When Romania joined the EU it implicitly assumed responsibility for adopting the euro. After ten years, contrary to what was expected, East European states including Romania meet the nominal criteria for being accepted in the Eurozone while states from the Eurozone itself do not. The Eurozone crisis managed to convince many people that it is not advisable to enter the Eurozone anyhow. The developments so far show that most nominal criteria were met with difficulty in all these states, and the fact that they are currently being met doesn’t guarantee that they will always be. On the other hand, the experience of the states within the Eurozone has demonstrated that meeting the Maastricht criteria at the time of their entry didn’t mean they managed to keep the same position, and this is what happened to the countries with large differences of income.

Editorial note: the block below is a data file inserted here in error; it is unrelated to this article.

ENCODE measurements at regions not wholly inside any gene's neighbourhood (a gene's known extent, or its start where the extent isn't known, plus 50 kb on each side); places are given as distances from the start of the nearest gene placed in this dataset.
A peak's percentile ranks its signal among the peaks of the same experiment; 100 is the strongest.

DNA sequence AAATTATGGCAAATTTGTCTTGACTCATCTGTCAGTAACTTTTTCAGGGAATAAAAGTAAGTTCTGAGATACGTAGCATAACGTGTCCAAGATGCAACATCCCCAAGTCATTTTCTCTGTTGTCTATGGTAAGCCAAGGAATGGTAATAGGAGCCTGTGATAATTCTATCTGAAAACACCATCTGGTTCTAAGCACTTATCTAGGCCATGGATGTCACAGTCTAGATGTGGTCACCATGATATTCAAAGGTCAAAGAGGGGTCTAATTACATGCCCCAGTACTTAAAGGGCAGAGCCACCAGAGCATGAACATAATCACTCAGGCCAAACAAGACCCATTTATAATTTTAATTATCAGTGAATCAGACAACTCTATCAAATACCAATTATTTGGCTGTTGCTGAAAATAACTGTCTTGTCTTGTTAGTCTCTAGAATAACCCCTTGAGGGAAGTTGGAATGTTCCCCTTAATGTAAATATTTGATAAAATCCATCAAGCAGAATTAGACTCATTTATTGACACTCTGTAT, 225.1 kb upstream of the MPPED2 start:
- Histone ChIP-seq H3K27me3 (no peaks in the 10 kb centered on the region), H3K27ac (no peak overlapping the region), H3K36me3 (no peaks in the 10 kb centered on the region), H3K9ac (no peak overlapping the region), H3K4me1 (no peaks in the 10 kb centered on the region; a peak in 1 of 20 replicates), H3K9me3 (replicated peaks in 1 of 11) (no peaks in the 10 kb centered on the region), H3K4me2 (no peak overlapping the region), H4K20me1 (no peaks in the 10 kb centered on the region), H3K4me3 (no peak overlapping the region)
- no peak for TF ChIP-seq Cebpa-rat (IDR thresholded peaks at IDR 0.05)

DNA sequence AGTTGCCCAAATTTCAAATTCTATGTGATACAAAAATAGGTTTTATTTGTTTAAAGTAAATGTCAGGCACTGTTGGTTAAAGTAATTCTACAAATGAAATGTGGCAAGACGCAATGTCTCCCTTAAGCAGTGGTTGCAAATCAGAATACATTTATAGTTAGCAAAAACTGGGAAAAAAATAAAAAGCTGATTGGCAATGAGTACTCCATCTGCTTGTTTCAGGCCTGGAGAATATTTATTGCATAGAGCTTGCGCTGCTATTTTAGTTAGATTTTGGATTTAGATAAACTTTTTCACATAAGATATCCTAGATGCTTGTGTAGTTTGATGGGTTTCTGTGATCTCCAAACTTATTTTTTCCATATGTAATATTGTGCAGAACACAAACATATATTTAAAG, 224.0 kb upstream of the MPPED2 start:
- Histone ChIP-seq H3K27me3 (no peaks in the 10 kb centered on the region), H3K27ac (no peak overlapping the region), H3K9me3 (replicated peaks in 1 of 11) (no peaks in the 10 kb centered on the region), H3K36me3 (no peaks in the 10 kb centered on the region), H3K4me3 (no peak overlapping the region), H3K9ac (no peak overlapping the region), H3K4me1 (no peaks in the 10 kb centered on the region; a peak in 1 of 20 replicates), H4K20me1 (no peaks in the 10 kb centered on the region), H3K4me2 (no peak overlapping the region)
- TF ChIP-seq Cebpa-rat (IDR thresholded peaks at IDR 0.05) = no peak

Why do these differences matter?
Until recently, Romanian people thought that meeting the nominal criteria was all it took to trigger the procedures for being accepted into the Eurozone. Some do still believe this, mainly based on rather political or geopolitical reasons when invoking a quick transition to the euro. In fact, Romania has always been the only country in the area to lack a thorough economic analysis on this topic. The idea of nominal criteria sufficiency was refuted by the experiences during and after the crisis. This explains why the official reports of the European Central Bank speak of “ex ante sustainable real convergence” for all the countries willing to enter the Eurozone. This shows how large initial differences of economic performance among the actual members of Eurozone have led to the accumulation of ever larger external imbalances, which in turn led to crisis of outstanding debts after the governments overtook private debts to public debts. Without some mutual tools (fiscal transfers or functional banking union) the differences of development within the Eurozone will generate imbalances as they did in the actual crisis, or they will persist in having negative effects for the entire area. The Eurozone obviously needs reformation.